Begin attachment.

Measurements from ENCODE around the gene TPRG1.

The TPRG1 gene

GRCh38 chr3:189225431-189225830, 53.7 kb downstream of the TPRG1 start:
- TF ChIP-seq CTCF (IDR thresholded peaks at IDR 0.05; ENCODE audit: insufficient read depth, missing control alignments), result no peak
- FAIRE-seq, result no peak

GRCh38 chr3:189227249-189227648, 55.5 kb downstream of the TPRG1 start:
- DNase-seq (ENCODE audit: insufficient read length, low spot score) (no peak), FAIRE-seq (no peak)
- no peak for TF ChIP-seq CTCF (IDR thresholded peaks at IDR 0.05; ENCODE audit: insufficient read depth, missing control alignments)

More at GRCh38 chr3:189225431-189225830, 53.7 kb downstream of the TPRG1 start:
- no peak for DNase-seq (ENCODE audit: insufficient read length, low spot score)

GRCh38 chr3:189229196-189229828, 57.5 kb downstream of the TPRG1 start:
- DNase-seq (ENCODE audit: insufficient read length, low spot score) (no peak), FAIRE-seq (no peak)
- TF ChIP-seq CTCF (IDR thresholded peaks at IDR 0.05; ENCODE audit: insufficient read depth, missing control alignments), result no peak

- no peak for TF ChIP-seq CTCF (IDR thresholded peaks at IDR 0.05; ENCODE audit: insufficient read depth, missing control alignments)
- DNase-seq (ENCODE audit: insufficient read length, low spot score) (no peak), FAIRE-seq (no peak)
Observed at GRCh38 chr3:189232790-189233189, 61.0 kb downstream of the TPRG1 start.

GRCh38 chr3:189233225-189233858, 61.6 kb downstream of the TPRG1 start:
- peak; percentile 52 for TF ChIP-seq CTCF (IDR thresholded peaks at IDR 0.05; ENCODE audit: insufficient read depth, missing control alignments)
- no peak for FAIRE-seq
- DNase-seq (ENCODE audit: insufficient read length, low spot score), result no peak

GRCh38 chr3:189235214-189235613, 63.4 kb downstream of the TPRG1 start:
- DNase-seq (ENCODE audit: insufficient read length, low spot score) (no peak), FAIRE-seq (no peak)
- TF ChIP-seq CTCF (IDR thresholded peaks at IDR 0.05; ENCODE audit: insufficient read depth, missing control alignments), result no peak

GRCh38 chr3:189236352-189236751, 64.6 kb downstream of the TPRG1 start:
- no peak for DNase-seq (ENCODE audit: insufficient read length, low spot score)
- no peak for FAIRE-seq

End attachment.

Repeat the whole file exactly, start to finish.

Measurements from ENCODE around the gene TPRG1.

The TPRG1 gene

GRCh38 chr3:189225431-189225830, 53.7 kb downstream of the TPRG1 start:
- TF ChIP-seq CTCF (IDR thresholded peaks at IDR 0.05; ENCODE audit: insufficient read depth, missing control alignments), result no peak
- FAIRE-seq, result no peak

GRCh38 chr3:189227249-189227648, 55.5 kb downstream of the TPRG1 start:
- DNase-seq (ENCODE audit: insufficient read length, low spot score) (no peak), FAIRE-seq (no peak)
- no peak for TF ChIP-seq CTCF (IDR thresholded peaks at IDR 0.05; ENCODE audit: insufficient read depth, missing control alignments)

More at GRCh38 chr3:189225431-189225830, 53.7 kb downstream of the TPRG1 start:
- no peak for DNase-seq (ENCODE audit: insufficient read length, low spot score)

GRCh38 chr3:189229196-189229828, 57.5 kb downstream of the TPRG1 start:
- DNase-seq (ENCODE audit: insufficient read length, low spot score) (no peak), FAIRE-seq (no peak)
- TF ChIP-seq CTCF (IDR thresholded peaks at IDR 0.05; ENCODE audit: insufficient read depth, missing control alignments), result no peak

- no peak for TF ChIP-seq CTCF (IDR thresholded peaks at IDR 0.05; ENCODE audit: insufficient read depth, missing control alignments)
- DNase-seq (ENCODE audit: insufficient read length, low spot score) (no peak), FAIRE-seq (no peak)
Observed at GRCh38 chr3:189232790-189233189, 61.0 kb downstream of the TPRG1 start.

GRCh38 chr3:189233225-189233858, 61.6 kb downstream of the TPRG1 start:
- peak; percentile 52 for TF ChIP-seq CTCF (IDR thresholded peaks at IDR 0.05; ENCODE audit: insufficient read depth, missing control alignments)
- no peak for FAIRE-seq
- DNase-seq (ENCODE audit: insufficient read length, low spot score), result no peak

GRCh38 chr3:189235214-189235613, 63.4 kb downstream of the TPRG1 start:
- DNase-seq (ENCODE audit: insufficient read length, low spot score) (no peak), FAIRE-seq (no peak)
- TF ChIP-seq CTCF (IDR thresholded peaks at IDR 0.05; ENCODE audit: insufficient read depth, missing control alignments), result no peak

GRCh38 chr3:189236352-189236751, 64.6 kb downstream of the TPRG1 start:
- no peak for DNase-seq (ENCODE audit: insufficient read length, low spot score)
- no peak for FAIRE-seq